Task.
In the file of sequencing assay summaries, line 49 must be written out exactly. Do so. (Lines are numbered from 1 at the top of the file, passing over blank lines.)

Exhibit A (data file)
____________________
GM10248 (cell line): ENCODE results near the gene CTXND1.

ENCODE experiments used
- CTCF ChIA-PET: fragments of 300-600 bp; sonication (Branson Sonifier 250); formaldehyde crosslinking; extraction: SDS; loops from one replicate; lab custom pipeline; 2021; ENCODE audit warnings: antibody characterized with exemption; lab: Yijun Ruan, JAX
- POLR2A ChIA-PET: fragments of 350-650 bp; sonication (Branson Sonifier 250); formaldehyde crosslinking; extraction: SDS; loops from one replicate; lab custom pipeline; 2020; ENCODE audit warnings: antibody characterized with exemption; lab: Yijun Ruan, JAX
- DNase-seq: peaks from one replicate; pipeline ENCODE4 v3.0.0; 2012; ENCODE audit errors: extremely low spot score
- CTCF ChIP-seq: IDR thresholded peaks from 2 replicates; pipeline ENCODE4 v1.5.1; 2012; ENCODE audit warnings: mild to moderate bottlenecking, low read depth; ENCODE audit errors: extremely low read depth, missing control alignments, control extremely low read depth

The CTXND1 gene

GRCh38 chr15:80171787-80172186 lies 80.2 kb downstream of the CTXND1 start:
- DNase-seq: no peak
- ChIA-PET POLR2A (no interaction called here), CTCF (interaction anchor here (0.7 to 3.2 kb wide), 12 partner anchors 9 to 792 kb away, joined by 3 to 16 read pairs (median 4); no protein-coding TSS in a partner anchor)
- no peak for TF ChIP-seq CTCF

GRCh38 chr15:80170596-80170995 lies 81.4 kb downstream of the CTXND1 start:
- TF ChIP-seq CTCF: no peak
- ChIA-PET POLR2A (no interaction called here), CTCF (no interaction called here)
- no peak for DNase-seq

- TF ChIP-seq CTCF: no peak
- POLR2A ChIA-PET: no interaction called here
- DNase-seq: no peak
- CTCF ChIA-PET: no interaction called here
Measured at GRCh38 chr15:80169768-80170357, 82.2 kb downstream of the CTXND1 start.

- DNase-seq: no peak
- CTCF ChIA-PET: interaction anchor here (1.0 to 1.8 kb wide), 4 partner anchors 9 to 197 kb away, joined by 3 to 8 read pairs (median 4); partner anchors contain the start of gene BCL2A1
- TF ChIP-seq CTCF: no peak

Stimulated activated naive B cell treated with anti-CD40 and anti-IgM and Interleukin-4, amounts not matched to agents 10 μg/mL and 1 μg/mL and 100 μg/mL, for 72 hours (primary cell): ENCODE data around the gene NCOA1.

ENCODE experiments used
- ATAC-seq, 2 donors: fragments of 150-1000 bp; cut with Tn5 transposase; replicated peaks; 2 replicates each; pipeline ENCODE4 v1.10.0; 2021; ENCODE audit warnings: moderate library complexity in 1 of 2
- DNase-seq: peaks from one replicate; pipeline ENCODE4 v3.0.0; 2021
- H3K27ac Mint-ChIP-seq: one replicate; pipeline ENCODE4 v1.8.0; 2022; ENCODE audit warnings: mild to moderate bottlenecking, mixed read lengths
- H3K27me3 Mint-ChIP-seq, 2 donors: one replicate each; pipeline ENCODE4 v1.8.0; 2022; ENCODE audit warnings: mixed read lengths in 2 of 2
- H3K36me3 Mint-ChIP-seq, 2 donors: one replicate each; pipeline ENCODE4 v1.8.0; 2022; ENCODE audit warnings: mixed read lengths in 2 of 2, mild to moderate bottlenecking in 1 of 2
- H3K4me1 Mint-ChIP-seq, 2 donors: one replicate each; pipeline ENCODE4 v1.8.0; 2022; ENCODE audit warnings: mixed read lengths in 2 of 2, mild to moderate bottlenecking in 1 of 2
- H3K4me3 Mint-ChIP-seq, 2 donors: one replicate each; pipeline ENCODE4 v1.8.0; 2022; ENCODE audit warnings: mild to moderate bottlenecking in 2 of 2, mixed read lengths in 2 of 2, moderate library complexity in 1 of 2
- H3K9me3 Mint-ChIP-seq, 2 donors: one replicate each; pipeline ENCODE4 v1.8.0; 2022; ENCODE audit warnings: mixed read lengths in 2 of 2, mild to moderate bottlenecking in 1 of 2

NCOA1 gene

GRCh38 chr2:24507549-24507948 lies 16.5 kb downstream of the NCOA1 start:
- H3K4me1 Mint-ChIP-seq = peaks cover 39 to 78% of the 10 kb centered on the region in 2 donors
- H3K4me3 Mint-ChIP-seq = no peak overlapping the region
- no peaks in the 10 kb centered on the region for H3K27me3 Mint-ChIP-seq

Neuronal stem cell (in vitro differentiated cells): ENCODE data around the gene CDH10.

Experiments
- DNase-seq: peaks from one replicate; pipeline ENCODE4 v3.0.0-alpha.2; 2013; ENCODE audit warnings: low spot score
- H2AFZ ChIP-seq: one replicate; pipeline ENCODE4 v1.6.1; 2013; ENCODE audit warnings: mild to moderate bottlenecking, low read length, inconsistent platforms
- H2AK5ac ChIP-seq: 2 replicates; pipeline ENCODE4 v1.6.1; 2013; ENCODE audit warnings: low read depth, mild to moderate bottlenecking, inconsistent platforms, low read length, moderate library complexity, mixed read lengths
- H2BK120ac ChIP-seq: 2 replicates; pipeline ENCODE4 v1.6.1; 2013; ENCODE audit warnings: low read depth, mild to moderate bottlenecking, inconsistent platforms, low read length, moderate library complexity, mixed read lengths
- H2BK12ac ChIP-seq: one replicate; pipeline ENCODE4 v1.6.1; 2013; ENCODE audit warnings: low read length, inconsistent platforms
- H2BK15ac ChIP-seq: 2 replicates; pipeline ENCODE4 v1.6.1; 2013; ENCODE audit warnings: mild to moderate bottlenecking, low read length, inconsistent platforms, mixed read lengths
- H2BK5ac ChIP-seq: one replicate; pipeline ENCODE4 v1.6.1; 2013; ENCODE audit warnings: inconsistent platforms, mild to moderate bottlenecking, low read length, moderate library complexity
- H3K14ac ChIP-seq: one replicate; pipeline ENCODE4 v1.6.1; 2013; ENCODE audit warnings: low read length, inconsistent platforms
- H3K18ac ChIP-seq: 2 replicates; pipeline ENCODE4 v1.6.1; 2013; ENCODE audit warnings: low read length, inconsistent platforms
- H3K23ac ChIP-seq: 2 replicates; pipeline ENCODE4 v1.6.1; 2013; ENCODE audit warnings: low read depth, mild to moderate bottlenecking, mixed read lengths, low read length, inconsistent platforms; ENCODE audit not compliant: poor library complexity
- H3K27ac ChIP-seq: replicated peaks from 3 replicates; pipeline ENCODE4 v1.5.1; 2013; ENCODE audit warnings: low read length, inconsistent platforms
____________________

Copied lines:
- H3K18ac ChIP-seq: 2 replicates; pipeline ENCODE4 v1.6.1; 2013; ENCODE audit warnings: low read length, inconsistent platforms